Although a lot of students enter college life with excitement, for some of them that hope may wither away over time for numerous reasons which may lead to them dropping out.
Dropping out of college is not something any student envisions at the start. This is a huge decision that can have an effect on anyone’s life. With it being a big decision, it’s also very much not an easy one that a student can just make out of the blue. A lot of thought and reflection is usually behind this move and, while certainly, it depends on each individual situation, no one actually wants to accept failure. However, it’s good to note that for most students who drop out it isn’t considered a failure as much as making the right decision for their own selves. There are so many reasons as to why a student might drop out and naturally there are also many reasons why that decision might not mean that they’ve failed, so to say.
The Monetary Fears of Dropping Out
One of the first things that pop up into anyone’s head when the thought of dropping out first appears is the monetary gain long-term. Certainly, the Federal Reserve Bank of New York reports that without a college degree on average adults earn about $30.000 less per year than those who do own a degree. Additionally, there’s also the risk that the already-amounted college debt that a student has accumulated will only make it more difficult to move ahead in life. There is a whole other conversation we could be having about whether certain systems that require teenagers to get into debts of tens of thousands of dollars for an already-uncertain future even if they do graduate is morally right or not, but that’s not this article.
Nevertheless, though, the reality is that nearly one-third of all students in the US drop out during their sophomore year. That’s a statistic that’s worth looking into further. The fact is that the monetary prospect of receiving a degree and then later turning that degree into a comfortable living situation has been sold to the millennial generation forever. Things have changed and not just anyone can buy a house at 21 nowadays. Prices have shot up in all aspects of life while the minimum wage has really not. The pressures put into students to also get a job while studying can alone be enough for some to max out and give up.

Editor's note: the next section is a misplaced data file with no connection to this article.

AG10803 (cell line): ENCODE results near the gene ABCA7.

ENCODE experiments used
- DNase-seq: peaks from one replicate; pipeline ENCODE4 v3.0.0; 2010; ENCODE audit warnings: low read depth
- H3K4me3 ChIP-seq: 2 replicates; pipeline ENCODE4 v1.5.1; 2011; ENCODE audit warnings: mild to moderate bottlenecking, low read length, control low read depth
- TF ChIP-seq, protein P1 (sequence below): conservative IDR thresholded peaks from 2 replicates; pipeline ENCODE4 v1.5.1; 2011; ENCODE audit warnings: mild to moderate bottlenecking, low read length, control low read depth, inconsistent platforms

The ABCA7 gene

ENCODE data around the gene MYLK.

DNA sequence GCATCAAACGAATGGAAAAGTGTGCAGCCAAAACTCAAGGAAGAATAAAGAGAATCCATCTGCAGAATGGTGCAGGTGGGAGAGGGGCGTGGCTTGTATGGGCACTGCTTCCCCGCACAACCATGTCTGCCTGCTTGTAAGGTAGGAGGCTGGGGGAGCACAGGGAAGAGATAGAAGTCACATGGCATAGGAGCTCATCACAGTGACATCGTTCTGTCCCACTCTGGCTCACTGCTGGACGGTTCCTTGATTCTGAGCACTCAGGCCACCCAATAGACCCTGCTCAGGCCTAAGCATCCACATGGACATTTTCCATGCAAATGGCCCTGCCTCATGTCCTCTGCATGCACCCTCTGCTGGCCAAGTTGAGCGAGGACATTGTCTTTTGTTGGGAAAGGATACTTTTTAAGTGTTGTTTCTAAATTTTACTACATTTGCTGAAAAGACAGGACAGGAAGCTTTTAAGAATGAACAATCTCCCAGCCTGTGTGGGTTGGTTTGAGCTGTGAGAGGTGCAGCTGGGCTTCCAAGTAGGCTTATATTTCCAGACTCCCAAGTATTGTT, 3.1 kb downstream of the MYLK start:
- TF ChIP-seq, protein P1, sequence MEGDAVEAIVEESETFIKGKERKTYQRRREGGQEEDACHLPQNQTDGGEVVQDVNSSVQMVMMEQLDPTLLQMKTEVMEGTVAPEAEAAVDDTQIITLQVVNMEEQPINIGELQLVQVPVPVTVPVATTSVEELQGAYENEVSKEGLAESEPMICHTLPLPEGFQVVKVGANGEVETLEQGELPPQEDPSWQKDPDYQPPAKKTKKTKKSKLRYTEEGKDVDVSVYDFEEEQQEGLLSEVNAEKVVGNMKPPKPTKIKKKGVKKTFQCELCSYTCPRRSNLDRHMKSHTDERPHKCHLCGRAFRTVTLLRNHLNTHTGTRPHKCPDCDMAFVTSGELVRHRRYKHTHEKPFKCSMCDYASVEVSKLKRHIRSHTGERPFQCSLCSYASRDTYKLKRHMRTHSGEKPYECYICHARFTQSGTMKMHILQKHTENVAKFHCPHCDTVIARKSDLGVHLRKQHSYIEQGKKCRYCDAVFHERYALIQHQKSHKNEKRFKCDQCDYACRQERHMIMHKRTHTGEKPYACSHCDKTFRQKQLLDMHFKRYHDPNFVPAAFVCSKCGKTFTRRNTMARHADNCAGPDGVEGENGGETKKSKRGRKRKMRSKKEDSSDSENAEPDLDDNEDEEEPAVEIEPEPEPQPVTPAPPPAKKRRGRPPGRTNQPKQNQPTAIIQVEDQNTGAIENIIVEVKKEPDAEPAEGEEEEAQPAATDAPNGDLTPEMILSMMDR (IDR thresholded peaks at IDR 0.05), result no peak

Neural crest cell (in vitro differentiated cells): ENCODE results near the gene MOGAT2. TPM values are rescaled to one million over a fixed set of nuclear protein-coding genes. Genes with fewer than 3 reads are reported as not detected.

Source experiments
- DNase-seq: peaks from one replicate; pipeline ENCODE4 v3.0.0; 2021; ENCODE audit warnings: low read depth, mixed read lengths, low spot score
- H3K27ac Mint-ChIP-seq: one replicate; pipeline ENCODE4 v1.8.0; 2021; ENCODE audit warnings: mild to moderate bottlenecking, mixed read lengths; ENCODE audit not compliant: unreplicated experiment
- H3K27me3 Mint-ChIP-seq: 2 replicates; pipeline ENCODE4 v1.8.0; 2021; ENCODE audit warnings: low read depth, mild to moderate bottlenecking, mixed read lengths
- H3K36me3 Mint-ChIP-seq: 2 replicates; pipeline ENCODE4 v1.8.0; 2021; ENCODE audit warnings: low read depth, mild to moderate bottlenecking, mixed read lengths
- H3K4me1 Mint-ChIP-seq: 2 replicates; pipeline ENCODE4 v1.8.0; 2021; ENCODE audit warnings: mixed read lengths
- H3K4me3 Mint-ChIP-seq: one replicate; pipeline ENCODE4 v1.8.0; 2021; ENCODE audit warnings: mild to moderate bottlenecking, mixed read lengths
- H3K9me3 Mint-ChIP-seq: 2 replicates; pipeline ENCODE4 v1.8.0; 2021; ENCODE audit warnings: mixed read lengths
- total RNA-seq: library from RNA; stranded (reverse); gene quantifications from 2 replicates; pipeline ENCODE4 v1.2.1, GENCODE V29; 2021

Reasons to Drop Out
It’s not all about financials though as there are so many other reasons why a student might choose to drop out. From everything just becoming too much to other things going on in life that are distracting to the point of not being able to perform well enough in school; there really are unique and countless reasons why such a high number of students give up halfway through.
One of those reasons is if the student is not performing well academically. Perhaps even though they were certain at first that this degree was worth pursuing or that they were knowledgeable enough and motivated enough to go all the way, now those feelings have faded away. This is a common recurrence within the academic world. The grades may not be what they were hoping for, the classes are too difficult to keep up with, or missing out on things that should be easily comprehensible- these are all signs that this degree may just not have been the right one.
Social life is another reason for dropping out. Most students start college hoping that they’re going to meet new friends that maybe will stick around for a long time. Maybe they’re hoping for new experiences and hangouts or parties that the typical college life ideally offers, but ultimately not getting any of it. This can be devastating after a while, and on top of other problems that they may be facing, this can just be the straw that broke the camel’s back.
With the coronavirus causing so much death and just general stress and panic everywhere for the past two years especially, sometimes a break is necessary. It can be exhausting to keep up with academic life in the face of a global pandemic. The mental health of students, in particular, has been affected due to social expectations and norms. When you’re 18 and in college, you’re expected to be having fun and socializing. Now though that school has transferred online, and with constant bad news in the media, it can truly become too much. Everyone may need to take a step back, breathe, and reassess their situation. This is why the number of students dropping out grew even more during the pandemic. It makes sense once you think about it but it doesn’t make it any less depressing in the long run.
All things considered though, if you’re considering dropping out it may be good to make sure you have a decent plan for the future. Though even if you don’t, in the end taking care of your mental health should always be the first priority. There’s still time to figure everything out later. Just take it one step at a time, and for the moment if that step includes you dropping out of college, then so be it.
Illustration: igor kisselev/shutterstock.com
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